ďDonít worry,Ē the tour guide said in a calm and
sophisticated voice. ďIíve taken pregnant women through these rapids.Ē
ďDo they stay pregnant?Ē my dad called nervously. Unfortunately, the
guide never heard him.
We were at a chasm, which is just a fancy word for canyon, with wet,
midnight black walls, and a mediocre sized stream at the bottom. There
were trees at the top of the steep cliffs, with luscious green leaves
swinging in the breeze and whispering quietly. To be geographically
exact, we were at Ausable Chasm, in the Adirondack Mountains, Upstate
Vacations can take you many places, but this was perhaps the weirdest
one. Not that I didnít like it, but it was just really out of the way.
The population was scarce, and there were not any big towns.
But here there were about twenty other people, chatting aimlessly, just
to pass the time. The miniature dock that we were standing on was also
home to a plethora of life vests, one of them, neon orange, was strapped
firmly to my chest. Just beneath the dock, a sun bright yellow
inflatable boat, with many benches to sit on, was floating in the water.
I hoped there werenít any sharp rocks or branches that could poke a hole
in our dismal raft.
I scanned the dock for the person that would lead us into these rapids
on that little boat. I was able to find him without much difficulty. He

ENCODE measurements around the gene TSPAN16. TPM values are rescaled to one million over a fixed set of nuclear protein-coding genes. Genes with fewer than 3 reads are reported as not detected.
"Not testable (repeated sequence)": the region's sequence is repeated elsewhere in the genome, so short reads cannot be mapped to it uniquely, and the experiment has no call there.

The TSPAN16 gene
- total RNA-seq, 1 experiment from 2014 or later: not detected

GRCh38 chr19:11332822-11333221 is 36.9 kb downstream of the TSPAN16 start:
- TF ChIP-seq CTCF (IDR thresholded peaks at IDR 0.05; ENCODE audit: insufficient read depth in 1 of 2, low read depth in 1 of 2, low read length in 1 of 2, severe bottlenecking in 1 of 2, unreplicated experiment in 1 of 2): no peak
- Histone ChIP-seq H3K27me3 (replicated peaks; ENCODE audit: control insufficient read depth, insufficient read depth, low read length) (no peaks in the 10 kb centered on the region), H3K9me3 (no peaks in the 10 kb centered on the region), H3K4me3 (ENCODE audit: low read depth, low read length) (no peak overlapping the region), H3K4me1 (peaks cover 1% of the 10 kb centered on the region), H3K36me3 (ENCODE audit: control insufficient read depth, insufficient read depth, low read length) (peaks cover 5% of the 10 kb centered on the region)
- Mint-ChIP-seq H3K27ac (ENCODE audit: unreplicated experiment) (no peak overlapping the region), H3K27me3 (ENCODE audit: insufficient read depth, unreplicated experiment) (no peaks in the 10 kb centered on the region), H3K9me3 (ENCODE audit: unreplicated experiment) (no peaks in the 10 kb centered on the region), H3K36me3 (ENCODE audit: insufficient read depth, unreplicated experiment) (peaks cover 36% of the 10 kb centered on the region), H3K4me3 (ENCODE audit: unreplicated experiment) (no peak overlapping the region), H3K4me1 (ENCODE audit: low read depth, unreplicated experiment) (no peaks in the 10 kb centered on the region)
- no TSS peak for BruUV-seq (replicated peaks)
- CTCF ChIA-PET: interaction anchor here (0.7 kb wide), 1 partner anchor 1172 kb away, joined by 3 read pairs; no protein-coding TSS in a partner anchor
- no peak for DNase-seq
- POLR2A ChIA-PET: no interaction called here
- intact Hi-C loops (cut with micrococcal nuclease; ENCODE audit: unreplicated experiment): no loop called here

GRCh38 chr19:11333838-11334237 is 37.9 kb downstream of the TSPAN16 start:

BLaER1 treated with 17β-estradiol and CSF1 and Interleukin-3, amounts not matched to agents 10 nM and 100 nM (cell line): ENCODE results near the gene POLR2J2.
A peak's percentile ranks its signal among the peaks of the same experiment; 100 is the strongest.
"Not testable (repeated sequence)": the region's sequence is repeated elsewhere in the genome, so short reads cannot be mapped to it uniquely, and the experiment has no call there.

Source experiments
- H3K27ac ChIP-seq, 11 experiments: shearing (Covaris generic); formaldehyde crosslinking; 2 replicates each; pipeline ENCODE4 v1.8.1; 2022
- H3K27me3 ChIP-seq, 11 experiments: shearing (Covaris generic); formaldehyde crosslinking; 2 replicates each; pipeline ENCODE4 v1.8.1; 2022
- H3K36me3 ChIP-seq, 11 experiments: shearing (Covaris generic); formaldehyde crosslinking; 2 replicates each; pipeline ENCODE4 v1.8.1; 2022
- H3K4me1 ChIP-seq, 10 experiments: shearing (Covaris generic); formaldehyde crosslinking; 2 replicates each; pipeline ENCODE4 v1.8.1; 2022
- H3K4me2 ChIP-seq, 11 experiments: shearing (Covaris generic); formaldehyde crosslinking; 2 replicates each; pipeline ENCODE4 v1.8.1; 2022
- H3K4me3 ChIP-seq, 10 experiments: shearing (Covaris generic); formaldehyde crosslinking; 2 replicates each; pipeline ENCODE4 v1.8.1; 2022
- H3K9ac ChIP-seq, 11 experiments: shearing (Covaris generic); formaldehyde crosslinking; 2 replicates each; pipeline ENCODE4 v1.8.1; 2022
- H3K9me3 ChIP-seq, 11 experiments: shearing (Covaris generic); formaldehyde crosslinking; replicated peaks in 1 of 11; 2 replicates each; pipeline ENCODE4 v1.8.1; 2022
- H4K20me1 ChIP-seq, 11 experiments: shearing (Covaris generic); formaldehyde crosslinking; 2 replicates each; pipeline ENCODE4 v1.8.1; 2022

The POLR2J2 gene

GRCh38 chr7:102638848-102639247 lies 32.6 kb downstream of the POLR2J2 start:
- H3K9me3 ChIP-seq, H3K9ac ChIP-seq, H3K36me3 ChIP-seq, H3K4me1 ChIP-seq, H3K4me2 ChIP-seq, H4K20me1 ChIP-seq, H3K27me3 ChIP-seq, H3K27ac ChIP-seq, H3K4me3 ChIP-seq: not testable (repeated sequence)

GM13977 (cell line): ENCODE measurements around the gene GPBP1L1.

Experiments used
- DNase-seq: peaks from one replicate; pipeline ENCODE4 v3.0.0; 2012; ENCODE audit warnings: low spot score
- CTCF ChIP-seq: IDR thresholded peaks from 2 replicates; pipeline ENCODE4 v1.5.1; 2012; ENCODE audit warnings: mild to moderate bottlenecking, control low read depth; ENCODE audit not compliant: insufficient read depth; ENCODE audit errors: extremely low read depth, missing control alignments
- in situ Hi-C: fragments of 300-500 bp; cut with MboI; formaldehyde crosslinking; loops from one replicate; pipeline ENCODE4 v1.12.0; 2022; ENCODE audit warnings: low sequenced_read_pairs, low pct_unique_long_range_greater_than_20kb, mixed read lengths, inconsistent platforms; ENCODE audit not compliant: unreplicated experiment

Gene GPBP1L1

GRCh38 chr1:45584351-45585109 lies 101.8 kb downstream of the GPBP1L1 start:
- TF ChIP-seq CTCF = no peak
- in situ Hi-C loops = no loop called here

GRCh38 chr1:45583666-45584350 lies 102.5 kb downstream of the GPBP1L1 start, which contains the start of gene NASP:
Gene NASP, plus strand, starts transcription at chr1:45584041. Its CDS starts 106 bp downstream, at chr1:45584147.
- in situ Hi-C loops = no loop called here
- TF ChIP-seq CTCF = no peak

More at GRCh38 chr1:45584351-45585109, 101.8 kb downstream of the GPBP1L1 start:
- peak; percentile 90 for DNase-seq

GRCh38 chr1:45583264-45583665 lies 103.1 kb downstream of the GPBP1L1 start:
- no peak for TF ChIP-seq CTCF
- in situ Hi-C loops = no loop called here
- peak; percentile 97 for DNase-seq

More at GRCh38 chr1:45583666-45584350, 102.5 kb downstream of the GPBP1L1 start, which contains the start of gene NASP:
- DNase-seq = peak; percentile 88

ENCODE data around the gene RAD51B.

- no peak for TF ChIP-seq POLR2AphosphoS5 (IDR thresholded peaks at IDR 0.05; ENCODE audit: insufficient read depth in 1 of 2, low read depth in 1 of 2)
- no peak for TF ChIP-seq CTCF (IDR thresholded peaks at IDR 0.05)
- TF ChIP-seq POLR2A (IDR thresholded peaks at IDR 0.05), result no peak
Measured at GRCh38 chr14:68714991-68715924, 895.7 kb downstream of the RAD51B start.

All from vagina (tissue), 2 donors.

was young, about twenty-five, holding one oar as bright yellow as the
boat itself, making preparations for the journey to come. I looked away,
leisurely breathing in the fresh, cool air, a wonderful trait of the
Adirondack Mountains. It seemed like a different universe compared to
the hot, humid air of Philly.
I turned my attention to the other members of this daring expedition: my
family. My little sister, Michelle, was plaguing my dad (no news there)
that she didnít have any pockets in which to put her camera, and it
would definitely get wet. My dad was calm, as he quietly suggested to
her that he could put her camera in one of his pockets. Smirking quietly
to myself, I tried to tune them out and look for the last member of this
expedition, my mom. She was standing there quietly, smiling at the scene
my dad and my little sister were making. It was the tour guide who broke
up the scene by saying, ďAll right, itís time.Ē I began to feel
imprisoned. There was no turning back now.
I got out of the raft all smiles. It was natureís best roller coaster,
better than anything man could dream up. I could talk about how much my
family bonded over this trip, how much fun we had, or how funny my
parents were on the raft, but Iím not going to. I think this memory adds
a little color, a little flourish, to my otherwise dull and dusty